The Penn Station Series, 1958
The Penn Station Series, 1958
Louis Stettner’s photographs from the late nineteen fifties of people in and around New York’s long-extinct Penn Station—in trains, waiting in the waiting room, living, being New Yorkers, becoming suburban dwellers— are mesmerizing in ways that are unique, and uniquely difficult to explain. Sure, they are studies of private states in a public place, and so typical of the New York School of photography to which their maker more or less belonged.
What makes these pictures unforgettable is that they are studies of extremely private states in an overwhelmingly public place. In what was then the biggest and noisiest place in town, we find the elegance of absolute solitude.
Adam Gopnik from Louis Stettner, Penn Station, New York, 2015
The Photographer on the Penn Station Series:
I started with the Subway Series in 1946 and would occasionally shoot in Penn Station until 1958 when I did it full time. I loved the place and what was happening there. It was a spacious and dramatic arena where people in the act of traveling went through a mixture of excitement, a silent patience for waiting, and an honest fatigue.
The station itself was a mixture of glowing white marble and mysterious dark caverns, where time seemed to stand still. I remember it was very easy
and natural to take photographs. After getting routine permission, no one--absolutely no one—ever objected to their picture being taken. In fact, they
were often very friendly. It was a long moment of peaceful, creative quiet, yet one replete with deep human drama. I was very happy and really
exhilarated to photograph there. It was also a time of rapid economic growth and cultural changes in New York. More and more, working
Americans were moving to the suburbs, and daily travel became an important part of their lives.
Louis Stettner 2006
Louis Stettner (1922-2016)
Photographer Louis Stettner was born in Brooklyn in 1922, and from the 1950s on lived and worked in New York and Paris, cities he called his “two loves.”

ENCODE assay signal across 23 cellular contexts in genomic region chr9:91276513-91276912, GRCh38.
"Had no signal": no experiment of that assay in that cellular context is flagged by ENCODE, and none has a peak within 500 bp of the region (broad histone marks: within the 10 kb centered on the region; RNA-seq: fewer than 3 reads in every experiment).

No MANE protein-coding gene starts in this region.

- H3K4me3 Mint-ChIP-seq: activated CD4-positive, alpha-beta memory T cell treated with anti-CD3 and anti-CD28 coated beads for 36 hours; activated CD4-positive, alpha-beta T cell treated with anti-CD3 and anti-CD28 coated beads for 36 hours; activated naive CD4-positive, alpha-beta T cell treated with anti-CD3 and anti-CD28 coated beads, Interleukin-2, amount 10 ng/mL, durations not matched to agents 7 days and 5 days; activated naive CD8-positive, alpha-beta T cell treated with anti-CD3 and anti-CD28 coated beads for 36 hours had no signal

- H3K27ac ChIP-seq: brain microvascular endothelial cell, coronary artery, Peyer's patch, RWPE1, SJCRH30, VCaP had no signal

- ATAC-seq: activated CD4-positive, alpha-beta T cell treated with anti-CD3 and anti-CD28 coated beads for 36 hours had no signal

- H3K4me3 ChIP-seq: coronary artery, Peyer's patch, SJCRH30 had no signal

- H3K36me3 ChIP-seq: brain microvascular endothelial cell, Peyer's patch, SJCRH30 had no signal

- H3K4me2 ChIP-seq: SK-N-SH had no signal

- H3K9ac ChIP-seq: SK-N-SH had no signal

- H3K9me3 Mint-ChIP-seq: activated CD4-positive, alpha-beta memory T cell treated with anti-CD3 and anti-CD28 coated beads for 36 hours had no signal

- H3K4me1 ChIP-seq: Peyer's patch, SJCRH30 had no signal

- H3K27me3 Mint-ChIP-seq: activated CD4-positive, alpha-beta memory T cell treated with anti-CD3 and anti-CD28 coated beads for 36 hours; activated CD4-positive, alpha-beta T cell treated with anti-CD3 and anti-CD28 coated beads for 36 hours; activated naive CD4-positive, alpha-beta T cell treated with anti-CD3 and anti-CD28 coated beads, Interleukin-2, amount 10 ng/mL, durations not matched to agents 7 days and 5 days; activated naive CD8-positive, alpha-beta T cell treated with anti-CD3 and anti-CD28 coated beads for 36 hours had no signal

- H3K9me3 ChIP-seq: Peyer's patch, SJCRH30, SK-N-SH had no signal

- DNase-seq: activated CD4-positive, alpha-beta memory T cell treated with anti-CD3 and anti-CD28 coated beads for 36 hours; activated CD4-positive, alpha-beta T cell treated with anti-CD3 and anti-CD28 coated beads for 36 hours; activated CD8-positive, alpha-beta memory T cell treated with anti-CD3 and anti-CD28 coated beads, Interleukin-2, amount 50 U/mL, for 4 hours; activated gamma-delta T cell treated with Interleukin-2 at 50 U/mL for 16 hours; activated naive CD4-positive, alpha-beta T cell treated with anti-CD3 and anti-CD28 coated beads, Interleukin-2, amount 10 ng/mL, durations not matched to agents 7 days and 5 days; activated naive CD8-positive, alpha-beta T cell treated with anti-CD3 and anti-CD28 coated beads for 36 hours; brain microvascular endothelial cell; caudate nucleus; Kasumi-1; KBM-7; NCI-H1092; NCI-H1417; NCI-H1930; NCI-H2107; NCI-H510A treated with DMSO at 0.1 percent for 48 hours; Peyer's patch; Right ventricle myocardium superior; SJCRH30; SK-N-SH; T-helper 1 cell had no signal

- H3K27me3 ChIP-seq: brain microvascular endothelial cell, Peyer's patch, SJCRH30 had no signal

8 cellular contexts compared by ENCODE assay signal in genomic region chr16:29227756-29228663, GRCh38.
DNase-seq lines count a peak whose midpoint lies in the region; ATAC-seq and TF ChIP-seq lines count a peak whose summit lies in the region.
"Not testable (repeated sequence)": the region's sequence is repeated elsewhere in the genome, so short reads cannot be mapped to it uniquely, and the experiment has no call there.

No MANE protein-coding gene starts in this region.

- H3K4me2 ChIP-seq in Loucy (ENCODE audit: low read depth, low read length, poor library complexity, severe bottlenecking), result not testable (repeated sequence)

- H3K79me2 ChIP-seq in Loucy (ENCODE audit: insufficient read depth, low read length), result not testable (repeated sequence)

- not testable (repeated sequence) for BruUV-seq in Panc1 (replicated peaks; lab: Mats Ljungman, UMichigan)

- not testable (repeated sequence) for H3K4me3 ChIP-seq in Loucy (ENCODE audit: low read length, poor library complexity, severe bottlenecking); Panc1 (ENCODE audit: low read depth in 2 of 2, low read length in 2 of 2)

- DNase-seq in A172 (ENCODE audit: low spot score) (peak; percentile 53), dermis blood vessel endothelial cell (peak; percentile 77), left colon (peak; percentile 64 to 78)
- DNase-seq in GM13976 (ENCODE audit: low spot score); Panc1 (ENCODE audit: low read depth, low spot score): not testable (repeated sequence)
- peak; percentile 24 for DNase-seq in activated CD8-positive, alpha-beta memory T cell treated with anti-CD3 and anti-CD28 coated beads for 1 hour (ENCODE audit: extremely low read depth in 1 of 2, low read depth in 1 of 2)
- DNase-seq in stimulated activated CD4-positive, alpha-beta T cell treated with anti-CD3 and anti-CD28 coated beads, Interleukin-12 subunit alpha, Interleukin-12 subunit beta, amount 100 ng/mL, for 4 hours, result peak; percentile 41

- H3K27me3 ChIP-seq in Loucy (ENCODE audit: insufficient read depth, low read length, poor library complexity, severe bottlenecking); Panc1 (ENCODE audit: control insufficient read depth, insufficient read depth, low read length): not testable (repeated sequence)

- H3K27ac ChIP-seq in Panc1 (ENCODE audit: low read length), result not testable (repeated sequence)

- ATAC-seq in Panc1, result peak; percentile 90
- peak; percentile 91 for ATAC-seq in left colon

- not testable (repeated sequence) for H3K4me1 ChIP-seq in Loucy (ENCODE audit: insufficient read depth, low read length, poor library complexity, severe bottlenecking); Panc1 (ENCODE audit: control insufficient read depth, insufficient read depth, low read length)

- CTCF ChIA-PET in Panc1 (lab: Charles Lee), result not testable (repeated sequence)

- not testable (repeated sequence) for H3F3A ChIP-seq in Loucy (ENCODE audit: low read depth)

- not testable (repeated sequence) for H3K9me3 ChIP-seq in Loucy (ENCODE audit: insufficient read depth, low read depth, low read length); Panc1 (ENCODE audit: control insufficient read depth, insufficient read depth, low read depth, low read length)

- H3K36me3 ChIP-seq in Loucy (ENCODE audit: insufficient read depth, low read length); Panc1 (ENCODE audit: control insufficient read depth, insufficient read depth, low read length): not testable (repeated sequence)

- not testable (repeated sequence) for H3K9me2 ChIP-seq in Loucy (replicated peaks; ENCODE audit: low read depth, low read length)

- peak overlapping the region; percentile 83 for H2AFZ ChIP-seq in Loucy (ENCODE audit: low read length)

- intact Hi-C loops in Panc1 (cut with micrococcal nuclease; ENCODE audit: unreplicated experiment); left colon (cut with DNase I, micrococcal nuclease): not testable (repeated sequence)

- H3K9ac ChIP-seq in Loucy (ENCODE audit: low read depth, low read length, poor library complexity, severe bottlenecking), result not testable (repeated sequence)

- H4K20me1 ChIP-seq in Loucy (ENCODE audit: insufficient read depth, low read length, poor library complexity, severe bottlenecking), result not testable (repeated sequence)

From the beginning of his career as a photographer, Stettner was drawn to everyday people and he particularly pursued the subject of people at work. He did this as a point of view and as a political act. Conversely and as a counterpoint, he also often portrayed people at rest, or on their commute home – as in the Penn Station series from 1958 and his initial Subway photographs from 1946. Stettner honed his vision from two traditions, American “street photography” and the French tradition of humanist photography. When, later in life, he turned to color photography, much of his format and mission remained.
Louis Stettner had an over seven-decade career. He acquired his first camera, a wooden view camera, as a teenager. In the late 1930s he joined the Photo League, a group of socially conscious photographers, where he met and befriended Weegee. Stettner served as a combat photographer in the Pacific during WWII. Shortly after the war, he traveled to Paris for a trip that turned into a five year stay. In Paris, he studied photography at the Institute for Advanced Cinematic Studies and became a close friend of Brassaï, and was deeply influenced by him as well as other French photographers, with their poetic and romantic style of portraying everyday life.
In 2016 Stettner was treated to a retrospective at the Centre Pompidou, Paris; the exhibition Ici et Ailleurs was co-curated by Clément Chéroux and Julie Jones. In 2018 the San Francisco Museum of Modern Art presented the solo exhibition Traveling Light, an overview of his most important series. Louis Stettner's work is in numerous museum collections including The Museum of Modern Art, The Metropolitan Museum of Art, The Art Institute of Chicago, and Los Angeles County Museum of Art. In 2017, the Whitney Museum of American Art added five additional Stettner photographs to its collection